I needed it to be different
“Are you sure you want to do this?” she asked.
I nodded swiftly, a reflex before my brain could catch up.
If I let myself think, If I let myself sift through memories, my entire body might shut down.
My bare chest pressed against her exposed skin. She lay there, calm, looking at me. My body shook From fear. From excitement. From a bottleneck of emotions, I didn’t fully understand.
A sliver of moonlight sliced in through the lone window above the bed. It caught just enough of her eyes. I looked away. They weren’t the eyes I knew. The eyes I shared the bed with throughout my marriage. The eyes were out of place.
Or maybe I was the one out of place.
I hadn’t turned the light on when we entered the bedroom.
I didn’t want to see it in light. I didn’t want to feel the shallowness within my chest as I took another woman into the bed I shared with my wife.
I needed to leave my eyes open, to see a world without my wife in it, and yet imagining one terrified me. The sliver of moonlight remained the only light in the room. I would have turned it off if I could.
Slipping under the bed covers, my lips fumbling with hers, I felt the sense of betrayal in my sheets. These sheets were not meant for another. The metal frame winced out its own pain.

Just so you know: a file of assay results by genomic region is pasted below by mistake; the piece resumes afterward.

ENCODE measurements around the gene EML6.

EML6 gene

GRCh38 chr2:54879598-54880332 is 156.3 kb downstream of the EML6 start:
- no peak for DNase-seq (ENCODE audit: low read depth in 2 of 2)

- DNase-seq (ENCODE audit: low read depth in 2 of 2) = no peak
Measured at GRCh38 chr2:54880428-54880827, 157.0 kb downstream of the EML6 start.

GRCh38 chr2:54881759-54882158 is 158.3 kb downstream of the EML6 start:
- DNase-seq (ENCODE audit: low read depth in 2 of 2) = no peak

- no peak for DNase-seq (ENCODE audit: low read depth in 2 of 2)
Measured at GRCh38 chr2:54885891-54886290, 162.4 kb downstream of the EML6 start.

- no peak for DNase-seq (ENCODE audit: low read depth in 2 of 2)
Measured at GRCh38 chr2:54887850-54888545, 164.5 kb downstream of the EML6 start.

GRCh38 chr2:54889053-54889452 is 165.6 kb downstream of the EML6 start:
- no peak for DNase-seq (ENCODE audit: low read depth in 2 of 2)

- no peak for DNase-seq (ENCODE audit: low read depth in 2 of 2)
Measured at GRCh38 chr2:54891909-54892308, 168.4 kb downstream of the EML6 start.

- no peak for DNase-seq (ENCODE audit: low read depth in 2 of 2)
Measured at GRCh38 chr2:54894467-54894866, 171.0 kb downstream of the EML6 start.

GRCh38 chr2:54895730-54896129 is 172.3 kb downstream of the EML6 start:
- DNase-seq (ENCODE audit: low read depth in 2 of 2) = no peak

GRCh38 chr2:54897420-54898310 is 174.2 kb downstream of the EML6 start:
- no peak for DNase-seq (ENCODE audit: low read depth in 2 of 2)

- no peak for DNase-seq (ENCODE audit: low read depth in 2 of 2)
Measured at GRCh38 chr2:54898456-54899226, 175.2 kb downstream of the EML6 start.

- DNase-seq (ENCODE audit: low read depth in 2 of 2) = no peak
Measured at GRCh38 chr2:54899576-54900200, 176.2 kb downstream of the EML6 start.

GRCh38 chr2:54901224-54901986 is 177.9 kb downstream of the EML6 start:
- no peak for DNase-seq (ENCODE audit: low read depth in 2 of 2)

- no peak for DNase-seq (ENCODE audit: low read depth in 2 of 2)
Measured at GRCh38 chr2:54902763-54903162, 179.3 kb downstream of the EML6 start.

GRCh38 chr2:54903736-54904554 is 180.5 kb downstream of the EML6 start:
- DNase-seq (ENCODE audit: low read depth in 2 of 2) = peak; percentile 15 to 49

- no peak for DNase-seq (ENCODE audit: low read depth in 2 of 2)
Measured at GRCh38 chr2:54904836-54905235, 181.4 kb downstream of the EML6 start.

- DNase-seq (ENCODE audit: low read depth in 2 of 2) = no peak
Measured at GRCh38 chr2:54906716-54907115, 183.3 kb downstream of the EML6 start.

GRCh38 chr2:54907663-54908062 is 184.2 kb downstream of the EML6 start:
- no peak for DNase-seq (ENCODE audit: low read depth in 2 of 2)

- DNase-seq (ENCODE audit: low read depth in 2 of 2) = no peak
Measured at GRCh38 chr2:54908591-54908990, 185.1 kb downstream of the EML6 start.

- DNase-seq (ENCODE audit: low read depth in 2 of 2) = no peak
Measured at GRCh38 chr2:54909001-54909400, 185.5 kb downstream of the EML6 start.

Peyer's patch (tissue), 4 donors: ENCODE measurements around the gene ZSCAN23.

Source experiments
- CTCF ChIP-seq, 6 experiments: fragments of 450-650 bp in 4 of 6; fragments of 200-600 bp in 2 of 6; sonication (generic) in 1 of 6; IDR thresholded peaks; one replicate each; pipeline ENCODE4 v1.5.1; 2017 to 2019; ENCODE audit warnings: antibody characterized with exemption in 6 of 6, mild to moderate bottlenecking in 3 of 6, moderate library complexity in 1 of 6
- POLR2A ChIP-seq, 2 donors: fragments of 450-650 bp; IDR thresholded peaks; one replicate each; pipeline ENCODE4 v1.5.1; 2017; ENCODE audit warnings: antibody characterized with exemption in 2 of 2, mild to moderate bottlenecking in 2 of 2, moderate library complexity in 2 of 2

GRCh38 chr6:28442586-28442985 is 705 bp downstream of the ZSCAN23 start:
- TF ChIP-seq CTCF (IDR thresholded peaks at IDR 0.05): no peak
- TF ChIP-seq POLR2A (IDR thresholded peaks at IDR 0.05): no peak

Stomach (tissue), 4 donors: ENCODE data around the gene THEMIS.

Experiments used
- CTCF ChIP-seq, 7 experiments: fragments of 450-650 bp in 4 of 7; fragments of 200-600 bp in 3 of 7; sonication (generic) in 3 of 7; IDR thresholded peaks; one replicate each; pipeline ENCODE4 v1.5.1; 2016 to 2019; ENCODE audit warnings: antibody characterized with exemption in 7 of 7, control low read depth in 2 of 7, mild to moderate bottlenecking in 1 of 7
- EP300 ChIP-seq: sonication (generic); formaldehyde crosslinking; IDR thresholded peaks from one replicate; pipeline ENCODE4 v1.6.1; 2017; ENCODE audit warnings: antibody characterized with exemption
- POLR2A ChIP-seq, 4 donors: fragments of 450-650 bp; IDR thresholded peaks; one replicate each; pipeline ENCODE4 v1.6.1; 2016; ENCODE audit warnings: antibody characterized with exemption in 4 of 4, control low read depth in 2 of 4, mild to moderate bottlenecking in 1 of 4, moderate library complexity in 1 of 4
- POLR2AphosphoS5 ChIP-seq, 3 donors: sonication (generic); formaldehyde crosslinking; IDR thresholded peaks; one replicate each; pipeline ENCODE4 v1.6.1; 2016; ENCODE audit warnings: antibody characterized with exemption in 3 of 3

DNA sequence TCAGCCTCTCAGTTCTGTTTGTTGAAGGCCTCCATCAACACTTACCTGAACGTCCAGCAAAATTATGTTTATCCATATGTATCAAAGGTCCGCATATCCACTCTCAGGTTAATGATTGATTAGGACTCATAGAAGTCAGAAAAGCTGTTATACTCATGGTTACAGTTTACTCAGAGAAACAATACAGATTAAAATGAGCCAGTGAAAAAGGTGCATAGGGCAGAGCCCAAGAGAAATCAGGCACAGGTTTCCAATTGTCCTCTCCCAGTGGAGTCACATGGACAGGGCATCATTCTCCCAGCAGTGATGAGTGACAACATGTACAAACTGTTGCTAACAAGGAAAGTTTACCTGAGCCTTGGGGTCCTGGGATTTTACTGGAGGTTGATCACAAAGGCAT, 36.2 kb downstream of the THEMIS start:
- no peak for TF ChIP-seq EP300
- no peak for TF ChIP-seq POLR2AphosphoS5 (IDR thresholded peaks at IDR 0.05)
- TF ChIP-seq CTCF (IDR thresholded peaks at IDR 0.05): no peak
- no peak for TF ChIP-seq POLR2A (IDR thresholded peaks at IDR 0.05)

Nothing felt right.
An invisible pain left from a sudden void. I needed it to go away.
“Are you sure?” she asked again.
That Phone Call
“Are you sure,” I asked again.
“Yes,” my wife said over the phone. “I want a divorce.”
I don’t remember how the rest of the conversation went. I’m not sure if my arm went limp and I hung up the call, or if I asked her how the weather was.
My brain blacked out. Dehydrated already from the tears shed during recent days, it finally clicked off, unplugged, and rebooted.
Whenever my mind and body reconnected I was sitting on the futon in my basement office. Heat didn’t circulate through the cement block basement. I could see my breath as light from the winter morning cut in through the hopper window.
Or maybe it was my soul escaping. Finally given the word it needed to hear.
My wife asking for a divorce didn’t come as a surprise. Honestly, I think both of us wanted the other person to say the word. A game of chicken at the end of our relationship. She blinked first. Or maybe she simply had the courage to do it.
Lost in a fate I saw coming but didn’t want to accept, I felt lost. Not lost as in wandering a strange forest, but lost in that the space shuttle umbilical had disconnected and now I floated away into the darkened abyss of nothing.
Come With Us
A few days had passed. I hadn’t answered the phone. I hadn’t left the house outside of taking the dogs for walks.
The winter wind cut through my coat but I couldn’t feel it. My mind had left my body following that phone call, leaving little more than a shell to trudge on. A shell stuck on autopilot.
I sat for hours, motionless. The television off, I didn’t watch a screen but rewound through moments of my life with her. The good and the bad. I laughed. I cried. I drove my forehead into my palms and tried to shake it all away.